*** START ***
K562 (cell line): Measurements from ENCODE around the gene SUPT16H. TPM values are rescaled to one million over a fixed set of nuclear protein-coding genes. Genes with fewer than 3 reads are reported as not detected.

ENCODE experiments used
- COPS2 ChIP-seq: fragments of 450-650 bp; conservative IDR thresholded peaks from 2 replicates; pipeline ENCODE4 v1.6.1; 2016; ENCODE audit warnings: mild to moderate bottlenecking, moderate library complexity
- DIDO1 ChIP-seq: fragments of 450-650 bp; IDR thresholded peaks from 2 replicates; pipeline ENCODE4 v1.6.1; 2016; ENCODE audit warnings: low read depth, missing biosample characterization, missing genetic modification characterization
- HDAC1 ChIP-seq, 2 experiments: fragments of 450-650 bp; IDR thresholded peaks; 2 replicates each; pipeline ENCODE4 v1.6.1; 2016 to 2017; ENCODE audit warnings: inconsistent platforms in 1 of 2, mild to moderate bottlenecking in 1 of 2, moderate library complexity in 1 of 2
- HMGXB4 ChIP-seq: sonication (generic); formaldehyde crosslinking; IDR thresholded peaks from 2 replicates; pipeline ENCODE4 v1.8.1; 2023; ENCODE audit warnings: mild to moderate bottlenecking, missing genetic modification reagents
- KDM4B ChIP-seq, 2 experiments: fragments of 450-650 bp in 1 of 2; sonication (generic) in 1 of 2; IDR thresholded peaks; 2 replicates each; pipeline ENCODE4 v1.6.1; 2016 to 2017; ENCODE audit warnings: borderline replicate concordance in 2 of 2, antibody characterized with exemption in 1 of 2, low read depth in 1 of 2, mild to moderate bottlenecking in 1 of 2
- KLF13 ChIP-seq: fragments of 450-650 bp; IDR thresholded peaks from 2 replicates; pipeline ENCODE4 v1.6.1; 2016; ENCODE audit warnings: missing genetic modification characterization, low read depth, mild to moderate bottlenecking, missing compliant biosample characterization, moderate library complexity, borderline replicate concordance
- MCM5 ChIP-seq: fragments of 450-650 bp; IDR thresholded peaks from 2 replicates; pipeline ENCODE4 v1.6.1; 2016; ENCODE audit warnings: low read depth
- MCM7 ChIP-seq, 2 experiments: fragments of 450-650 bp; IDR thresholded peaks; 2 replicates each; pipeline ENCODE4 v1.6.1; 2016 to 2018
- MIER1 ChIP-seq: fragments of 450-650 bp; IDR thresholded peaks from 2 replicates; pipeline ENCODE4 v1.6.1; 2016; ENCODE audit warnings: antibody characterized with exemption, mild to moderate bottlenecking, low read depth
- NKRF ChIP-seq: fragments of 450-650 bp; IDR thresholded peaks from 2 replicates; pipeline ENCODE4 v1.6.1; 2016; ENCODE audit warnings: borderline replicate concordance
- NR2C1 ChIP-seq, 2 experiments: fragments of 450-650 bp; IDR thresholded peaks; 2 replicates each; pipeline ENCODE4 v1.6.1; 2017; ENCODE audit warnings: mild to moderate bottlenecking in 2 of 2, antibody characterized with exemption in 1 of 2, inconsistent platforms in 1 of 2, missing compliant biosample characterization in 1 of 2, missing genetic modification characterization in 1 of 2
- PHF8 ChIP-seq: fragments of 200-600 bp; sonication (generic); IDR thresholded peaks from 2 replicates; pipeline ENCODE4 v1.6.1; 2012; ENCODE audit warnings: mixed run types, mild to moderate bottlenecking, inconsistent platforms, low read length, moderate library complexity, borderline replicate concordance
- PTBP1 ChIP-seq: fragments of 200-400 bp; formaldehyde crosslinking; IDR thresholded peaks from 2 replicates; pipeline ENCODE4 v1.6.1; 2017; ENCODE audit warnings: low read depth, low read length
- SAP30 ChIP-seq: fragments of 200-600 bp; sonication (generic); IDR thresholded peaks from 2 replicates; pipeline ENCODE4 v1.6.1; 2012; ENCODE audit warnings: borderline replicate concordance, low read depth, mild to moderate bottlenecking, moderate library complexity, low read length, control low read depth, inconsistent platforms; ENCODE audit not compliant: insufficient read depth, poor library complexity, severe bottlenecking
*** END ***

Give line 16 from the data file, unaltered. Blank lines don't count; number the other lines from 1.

- SAP30 ChIP-seq: fragments of 200-600 bp; sonication (generic); IDR thresholded peaks from 2 replicates; pipeline ENCODE4 v1.6.1; 2012; ENCODE audit warnings: borderline replicate concordance, low read depth, mild to moderate bottlenecking, moderate library complexity, low read length, control low read depth, inconsistent platforms; ENCODE audit not compliant: insufficient read depth, poor library complexity, severe bottlenecking